Lezing 'Nuclear fusion: from Soviet breakthrough to ITER'

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Alumni , Journalisten , Medewerkers , Privépersonen , Studenten
07-11-2023 van 19:00 tot 20:30
Auditorium 1 Jan Broeckx, Blandijnberg 2, 9000 Gent
Door wie
Eureast Platform's knowledge centre Viae Caspiae

Lecture by Prof em. Guido van Oost (Ghent University)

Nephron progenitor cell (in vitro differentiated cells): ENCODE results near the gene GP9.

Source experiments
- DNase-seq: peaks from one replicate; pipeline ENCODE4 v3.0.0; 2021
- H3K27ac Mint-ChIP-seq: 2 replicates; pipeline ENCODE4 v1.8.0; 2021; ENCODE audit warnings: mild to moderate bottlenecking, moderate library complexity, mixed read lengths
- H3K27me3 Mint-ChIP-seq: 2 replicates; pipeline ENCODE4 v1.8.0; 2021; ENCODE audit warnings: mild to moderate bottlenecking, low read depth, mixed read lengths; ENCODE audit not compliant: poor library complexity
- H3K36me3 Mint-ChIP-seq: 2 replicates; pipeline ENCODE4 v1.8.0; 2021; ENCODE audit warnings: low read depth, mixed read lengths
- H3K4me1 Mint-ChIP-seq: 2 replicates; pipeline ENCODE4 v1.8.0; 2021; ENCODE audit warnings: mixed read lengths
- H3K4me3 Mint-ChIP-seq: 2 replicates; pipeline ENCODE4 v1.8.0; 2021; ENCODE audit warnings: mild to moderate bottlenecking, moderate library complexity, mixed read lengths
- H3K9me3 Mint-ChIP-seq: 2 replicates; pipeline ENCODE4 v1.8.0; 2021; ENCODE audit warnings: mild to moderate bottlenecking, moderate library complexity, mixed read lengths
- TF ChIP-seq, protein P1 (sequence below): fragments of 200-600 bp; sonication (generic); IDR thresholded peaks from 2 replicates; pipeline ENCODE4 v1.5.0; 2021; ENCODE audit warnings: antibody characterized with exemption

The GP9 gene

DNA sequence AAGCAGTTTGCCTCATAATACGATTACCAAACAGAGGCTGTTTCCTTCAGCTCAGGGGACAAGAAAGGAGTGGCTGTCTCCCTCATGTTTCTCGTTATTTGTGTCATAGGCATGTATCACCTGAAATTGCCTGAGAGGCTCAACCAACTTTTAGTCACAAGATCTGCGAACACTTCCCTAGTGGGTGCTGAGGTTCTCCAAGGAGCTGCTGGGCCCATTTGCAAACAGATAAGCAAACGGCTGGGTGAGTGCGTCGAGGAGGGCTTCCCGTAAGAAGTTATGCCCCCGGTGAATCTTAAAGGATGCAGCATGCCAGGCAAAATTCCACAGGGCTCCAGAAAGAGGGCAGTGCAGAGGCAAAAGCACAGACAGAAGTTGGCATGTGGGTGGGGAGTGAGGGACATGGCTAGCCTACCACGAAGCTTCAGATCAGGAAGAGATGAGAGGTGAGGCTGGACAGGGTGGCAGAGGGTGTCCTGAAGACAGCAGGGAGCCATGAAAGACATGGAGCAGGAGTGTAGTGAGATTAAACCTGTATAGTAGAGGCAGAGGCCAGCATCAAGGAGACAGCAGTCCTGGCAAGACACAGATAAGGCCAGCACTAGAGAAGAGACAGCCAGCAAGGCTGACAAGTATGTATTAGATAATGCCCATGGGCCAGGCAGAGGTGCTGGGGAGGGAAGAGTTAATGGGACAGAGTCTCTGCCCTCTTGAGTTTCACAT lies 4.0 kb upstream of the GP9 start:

In the wake of the Second World War, several nations developed research programmes on controlled thermonuclear fusion with the aim of clean and sustainable energy production. The main technical problems to overcome were confining the fusion plasma efficiently and achieving sufficient heating for fusion reactions to happen. Different lines of research were followed, but by 1968, the USSR’s tokamak (a Russian acronym for ‘toroidal chamber with magnetic coils’) emerged as the most promising line. Mastering tokamak technology and pursuing magnetic confinement fusion quickly became major international research endeavours. The experience and knowledge accumulated over the past decades have culminated in the design of ITER (International Thermonuclear Experimental Reactor), the largest ever tokamak.

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